Boys & Girls High School hosted the Children's Sports and Fitness Expo last Saturday afternoon. Professional instructors taught kids about basketball, archery, and other sports. The health pavilion offered vision, dental, hearing and asthma screenings, as well as nutrition and weight.
Body Sculpt of New York organized the annual event. The group, founded by body builder Vince Ferguson, is an organization dedicated to educating children and their parents about childhood obesity, and to teach nutrition and physical fitness.
The group started in Harlem, where they held their first expo almost a decade ago. Eight years later, the main location for the event is in Brooklyn because so many people were coming from there to join in.
The main motivation for the expos, according to Ferguson, is the obesity epidemic. The condition affects an alarming number of children throughout New York City and the percentages in Brooklyn are even higher.
"Children are our future," Ferguson said. "We're all real role models. We need to show them, not just tell them, how to take care of themselves."
Ferguson cited a study that was in the New England Journal of Medicine in 2005, stating that children may have shorter life expectancies than their parents because of childhood obesity.
"It was a call to action," said Ferguson. "It's that important."
As a former bodybuilder and a certified trainer, Ferguson has extensive experience with keeping fit and staying healthy. When he got out of the Navy twenty years ago, there was a major focus on drug prevention.
"Even then, I thought fitness was the key," he said.
He explained that fitness and sports were used as a way to keep kids away from drugs. Ironically, fitness is now being used for its original purpose: to keep kids fit.
Volunteers for the organization are a major part of that goal becoming a reality. Lisa Howard has been with the group for the past eight years, volunteering in various capacities as she's needed, and she shares Ferguson's goal of keeping America fit.
"Everything here today is related to fitness," said Howard of the expo, shouting over the marching band that played in the early afternoon. Even this musical display was a demonstration of exercise: Howard explained that the band would be marching around underneath the tent to keep active. "It's all about movement," she said.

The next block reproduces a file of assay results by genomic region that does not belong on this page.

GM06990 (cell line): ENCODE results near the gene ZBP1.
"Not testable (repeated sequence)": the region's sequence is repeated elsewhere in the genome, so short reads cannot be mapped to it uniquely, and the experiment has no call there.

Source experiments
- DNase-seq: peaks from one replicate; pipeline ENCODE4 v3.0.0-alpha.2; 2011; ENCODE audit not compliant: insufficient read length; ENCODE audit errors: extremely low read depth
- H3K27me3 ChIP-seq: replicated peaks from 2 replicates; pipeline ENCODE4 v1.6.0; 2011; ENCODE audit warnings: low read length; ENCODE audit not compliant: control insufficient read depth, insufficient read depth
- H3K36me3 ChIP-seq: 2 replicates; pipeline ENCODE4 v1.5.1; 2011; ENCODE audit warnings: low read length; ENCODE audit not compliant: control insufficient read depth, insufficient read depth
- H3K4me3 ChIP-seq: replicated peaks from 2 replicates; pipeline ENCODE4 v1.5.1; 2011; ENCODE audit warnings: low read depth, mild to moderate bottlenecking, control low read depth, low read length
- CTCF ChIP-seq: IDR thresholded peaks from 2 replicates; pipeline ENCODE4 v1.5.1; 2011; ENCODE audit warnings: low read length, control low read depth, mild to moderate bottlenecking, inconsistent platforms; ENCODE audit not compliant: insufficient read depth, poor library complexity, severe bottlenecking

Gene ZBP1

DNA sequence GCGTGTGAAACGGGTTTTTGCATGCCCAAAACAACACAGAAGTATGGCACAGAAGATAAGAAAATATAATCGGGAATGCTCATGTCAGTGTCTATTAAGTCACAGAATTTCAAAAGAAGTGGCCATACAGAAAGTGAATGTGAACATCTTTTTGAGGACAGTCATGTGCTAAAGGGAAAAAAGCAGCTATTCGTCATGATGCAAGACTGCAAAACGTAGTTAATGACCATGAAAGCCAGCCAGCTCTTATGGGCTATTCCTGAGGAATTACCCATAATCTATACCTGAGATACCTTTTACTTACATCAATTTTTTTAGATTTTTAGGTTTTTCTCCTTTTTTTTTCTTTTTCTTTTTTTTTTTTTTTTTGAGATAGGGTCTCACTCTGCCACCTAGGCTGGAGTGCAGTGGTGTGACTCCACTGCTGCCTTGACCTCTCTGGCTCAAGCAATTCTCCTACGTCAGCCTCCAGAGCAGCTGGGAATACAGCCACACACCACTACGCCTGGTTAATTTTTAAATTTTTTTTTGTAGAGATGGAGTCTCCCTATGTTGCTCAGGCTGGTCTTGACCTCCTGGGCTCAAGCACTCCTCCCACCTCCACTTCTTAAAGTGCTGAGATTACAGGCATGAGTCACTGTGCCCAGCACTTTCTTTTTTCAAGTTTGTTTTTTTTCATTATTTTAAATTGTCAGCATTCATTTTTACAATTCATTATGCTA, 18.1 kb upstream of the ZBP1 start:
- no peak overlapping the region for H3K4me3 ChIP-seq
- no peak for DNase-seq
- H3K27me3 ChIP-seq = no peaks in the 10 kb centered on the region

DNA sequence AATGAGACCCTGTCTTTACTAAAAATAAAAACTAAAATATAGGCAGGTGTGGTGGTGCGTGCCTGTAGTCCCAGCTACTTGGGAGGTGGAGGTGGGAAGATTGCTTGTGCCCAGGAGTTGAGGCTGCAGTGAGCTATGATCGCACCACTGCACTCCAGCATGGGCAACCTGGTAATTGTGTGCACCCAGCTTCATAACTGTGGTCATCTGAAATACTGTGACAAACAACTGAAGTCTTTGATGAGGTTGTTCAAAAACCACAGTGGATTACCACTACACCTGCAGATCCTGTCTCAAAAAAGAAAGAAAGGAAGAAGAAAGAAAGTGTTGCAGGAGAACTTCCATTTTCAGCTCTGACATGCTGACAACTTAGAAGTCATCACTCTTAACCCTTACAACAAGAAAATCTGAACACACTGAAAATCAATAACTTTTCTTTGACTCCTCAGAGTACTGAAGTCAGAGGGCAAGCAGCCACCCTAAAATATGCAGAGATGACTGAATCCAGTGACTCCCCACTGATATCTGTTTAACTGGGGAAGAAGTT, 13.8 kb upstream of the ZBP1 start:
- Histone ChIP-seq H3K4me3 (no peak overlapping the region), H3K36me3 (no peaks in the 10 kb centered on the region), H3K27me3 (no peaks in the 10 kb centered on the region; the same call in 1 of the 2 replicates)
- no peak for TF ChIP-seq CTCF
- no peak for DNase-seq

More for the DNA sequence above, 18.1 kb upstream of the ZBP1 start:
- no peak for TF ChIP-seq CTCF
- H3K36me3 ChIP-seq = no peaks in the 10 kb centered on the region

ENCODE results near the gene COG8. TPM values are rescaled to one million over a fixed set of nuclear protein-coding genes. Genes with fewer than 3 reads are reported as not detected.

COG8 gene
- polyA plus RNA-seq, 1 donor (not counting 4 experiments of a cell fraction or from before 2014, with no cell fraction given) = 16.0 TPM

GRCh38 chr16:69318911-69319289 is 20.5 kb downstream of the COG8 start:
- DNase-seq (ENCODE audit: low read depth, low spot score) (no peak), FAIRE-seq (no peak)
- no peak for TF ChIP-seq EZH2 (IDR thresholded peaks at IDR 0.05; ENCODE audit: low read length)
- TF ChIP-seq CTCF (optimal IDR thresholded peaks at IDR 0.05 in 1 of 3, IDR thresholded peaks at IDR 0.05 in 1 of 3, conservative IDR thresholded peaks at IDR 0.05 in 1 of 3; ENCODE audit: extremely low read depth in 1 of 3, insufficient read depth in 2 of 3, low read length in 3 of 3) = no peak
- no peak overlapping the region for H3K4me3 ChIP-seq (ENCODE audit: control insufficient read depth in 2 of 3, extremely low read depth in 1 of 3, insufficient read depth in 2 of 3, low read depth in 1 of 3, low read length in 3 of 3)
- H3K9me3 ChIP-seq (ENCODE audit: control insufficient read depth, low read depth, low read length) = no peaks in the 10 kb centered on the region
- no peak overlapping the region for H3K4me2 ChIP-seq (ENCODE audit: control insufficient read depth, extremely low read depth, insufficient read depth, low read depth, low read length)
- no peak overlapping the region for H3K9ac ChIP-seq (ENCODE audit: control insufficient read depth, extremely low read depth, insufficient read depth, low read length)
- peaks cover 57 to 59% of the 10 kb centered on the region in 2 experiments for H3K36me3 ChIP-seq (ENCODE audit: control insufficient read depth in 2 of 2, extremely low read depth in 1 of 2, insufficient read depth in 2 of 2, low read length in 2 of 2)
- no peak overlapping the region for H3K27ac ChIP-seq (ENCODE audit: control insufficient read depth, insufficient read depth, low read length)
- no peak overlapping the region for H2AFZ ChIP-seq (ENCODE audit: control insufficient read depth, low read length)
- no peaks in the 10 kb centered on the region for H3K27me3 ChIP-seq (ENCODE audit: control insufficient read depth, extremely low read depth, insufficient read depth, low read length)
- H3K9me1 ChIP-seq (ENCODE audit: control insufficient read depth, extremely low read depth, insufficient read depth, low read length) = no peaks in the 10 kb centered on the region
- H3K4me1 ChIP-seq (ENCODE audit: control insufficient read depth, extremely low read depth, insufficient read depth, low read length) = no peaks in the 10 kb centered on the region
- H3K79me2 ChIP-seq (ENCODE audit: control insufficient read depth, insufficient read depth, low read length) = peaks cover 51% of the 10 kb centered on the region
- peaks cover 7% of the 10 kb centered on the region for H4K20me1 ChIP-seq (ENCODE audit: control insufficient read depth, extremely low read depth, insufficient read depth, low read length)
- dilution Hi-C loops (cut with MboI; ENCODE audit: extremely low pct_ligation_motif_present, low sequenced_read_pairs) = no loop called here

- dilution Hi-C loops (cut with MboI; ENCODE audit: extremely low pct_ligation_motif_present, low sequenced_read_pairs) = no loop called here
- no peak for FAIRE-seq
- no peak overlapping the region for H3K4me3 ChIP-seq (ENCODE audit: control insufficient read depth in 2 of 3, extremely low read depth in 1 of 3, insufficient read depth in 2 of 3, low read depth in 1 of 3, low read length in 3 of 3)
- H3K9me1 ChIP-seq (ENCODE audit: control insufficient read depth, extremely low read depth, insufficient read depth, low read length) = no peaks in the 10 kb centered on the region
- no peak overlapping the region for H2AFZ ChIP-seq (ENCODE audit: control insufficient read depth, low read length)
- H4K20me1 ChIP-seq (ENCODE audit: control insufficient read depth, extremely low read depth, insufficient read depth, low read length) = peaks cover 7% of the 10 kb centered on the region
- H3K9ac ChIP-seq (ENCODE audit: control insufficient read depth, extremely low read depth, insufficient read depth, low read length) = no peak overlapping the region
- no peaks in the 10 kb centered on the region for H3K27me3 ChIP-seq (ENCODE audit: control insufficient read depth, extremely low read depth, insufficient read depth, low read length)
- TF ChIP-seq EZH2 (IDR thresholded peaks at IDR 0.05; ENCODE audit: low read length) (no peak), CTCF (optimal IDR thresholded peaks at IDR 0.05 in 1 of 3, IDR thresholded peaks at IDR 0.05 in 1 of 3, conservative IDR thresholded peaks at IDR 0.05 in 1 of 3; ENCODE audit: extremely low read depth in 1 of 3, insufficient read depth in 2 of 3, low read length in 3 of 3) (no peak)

Maintaining health while keeping fit was stressed as equally important at the expo, as evidenced by the health pavilion, where participants could have their blood pressure taken and learn about their Body Mass Index. Edward Gray of the American Heart Association was teaching kids how to save a life.
"It's very important [to know CPR], especially in a community dealing with minorities where the eating habits aren't very good and there's a lack of exercise which can lead to having a heart attack," said Gray. "This information is very important for the community, so it's useful to learn about this and blood pressure."
A light rain didn't put a stop to all of the sports available for kids to learn, as instructors brought their jump ropes, hula hoops and obstacles courses under the roof of the health pavilion to continue the activities. Others weren't so lucky; Coach Larry Brown had to put his bows and arrows away and take a break from archery.
Coach Brown's sport was just one of many uncommon sports that were available for kids to participate in. According to Ferguson, one of the specific goals of this year's expo was to expose children to activities they may not have tried before such as tennis, fencing and of course, archery.
"Very rarely do you find archery in public schools," said Coach Brown, who left Columbia University's archery team seven years ago to teach archery in the New York Public School system. "It gets kids using their motor skills instead of being sedentary and punching their thumbs," he said, miming the action of text messaging.
With the help of three experienced archers (all three teenagers, two still in high school), Coach Brown helped children of all ages set up their bows and aim at the target. The instructors, sophomore Carlysle (CJ) Brackin, senior Enrique Perez and recently-graduated Tyler Lowther have all been doing archery for at least four years each, and it is clearly evident how much they each appreciate the sport.
"It's a sport open to everyone," Perez said. "You don't have to be a particular size and it's addictive."
Archery is often viewed as a more passive sport, but the three instructors jump quickly to its defense and make it clear that it is a worthy opponent in fighting obesity. "Archery hits certain muscles that are important that people don't really know about," Brackin said. "It works the upper and lower body. It really works everything." Lowther echoed this sentiment, adding, "Just having big biceps gets you nothing in archery."